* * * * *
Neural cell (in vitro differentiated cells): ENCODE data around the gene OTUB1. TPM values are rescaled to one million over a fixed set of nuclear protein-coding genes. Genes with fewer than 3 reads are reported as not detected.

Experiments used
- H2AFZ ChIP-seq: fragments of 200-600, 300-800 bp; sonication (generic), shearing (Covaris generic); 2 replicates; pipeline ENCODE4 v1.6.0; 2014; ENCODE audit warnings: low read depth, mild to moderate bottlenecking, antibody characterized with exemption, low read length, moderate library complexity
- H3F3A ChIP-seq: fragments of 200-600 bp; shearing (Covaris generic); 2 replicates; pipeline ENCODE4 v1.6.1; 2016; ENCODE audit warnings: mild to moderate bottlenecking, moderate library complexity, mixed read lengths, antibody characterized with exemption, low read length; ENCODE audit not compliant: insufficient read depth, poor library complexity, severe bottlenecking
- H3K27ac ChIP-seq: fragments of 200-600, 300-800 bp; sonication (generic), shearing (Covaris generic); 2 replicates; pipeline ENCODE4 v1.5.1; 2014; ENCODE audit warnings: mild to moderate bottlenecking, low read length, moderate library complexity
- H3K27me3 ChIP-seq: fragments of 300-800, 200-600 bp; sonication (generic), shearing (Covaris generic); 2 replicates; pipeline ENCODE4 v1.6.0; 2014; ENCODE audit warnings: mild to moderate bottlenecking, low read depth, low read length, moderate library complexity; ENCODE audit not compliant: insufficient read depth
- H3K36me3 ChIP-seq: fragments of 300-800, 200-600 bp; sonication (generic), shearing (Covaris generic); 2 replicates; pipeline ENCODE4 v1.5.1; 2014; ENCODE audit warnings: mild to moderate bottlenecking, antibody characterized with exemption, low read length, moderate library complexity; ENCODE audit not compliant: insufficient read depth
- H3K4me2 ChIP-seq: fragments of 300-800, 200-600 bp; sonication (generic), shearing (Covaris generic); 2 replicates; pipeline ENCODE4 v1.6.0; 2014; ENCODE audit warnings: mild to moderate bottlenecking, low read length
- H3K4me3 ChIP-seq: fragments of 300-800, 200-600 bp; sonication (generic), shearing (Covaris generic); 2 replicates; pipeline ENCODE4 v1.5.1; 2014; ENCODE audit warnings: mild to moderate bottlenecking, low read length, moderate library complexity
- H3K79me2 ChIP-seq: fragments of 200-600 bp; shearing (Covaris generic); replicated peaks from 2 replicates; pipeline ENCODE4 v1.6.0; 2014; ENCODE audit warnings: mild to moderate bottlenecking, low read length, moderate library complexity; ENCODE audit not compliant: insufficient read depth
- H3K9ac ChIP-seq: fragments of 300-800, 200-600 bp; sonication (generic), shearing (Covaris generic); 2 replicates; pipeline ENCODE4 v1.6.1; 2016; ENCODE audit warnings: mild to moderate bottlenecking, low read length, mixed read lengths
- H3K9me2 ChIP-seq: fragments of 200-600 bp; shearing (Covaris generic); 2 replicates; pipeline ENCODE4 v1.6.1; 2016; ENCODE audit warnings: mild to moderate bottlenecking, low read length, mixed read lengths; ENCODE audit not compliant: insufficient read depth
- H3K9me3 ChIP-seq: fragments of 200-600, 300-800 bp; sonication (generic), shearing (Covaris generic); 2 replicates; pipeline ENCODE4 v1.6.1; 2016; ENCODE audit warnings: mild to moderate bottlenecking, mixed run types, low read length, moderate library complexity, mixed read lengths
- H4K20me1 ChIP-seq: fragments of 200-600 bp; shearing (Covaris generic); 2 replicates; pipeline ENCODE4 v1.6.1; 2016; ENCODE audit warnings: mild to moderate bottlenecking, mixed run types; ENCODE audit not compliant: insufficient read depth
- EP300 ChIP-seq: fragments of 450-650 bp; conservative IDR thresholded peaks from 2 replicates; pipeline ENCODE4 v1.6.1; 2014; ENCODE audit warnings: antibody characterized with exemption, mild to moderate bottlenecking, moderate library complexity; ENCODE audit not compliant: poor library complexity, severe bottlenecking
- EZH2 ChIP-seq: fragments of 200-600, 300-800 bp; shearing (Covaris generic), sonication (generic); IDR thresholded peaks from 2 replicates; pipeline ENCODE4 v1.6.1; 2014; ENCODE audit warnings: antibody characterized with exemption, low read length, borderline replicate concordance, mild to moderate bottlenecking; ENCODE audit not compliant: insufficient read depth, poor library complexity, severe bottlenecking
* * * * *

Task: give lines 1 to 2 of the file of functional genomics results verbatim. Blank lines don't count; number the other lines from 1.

Neural cell (in vitro differentiated cells): ENCODE data around the gene OTUB1. TPM values are rescaled to one million over a fixed set of nuclear protein-coding genes. Genes with fewer than 3 reads are reported as not detected.

Experiments used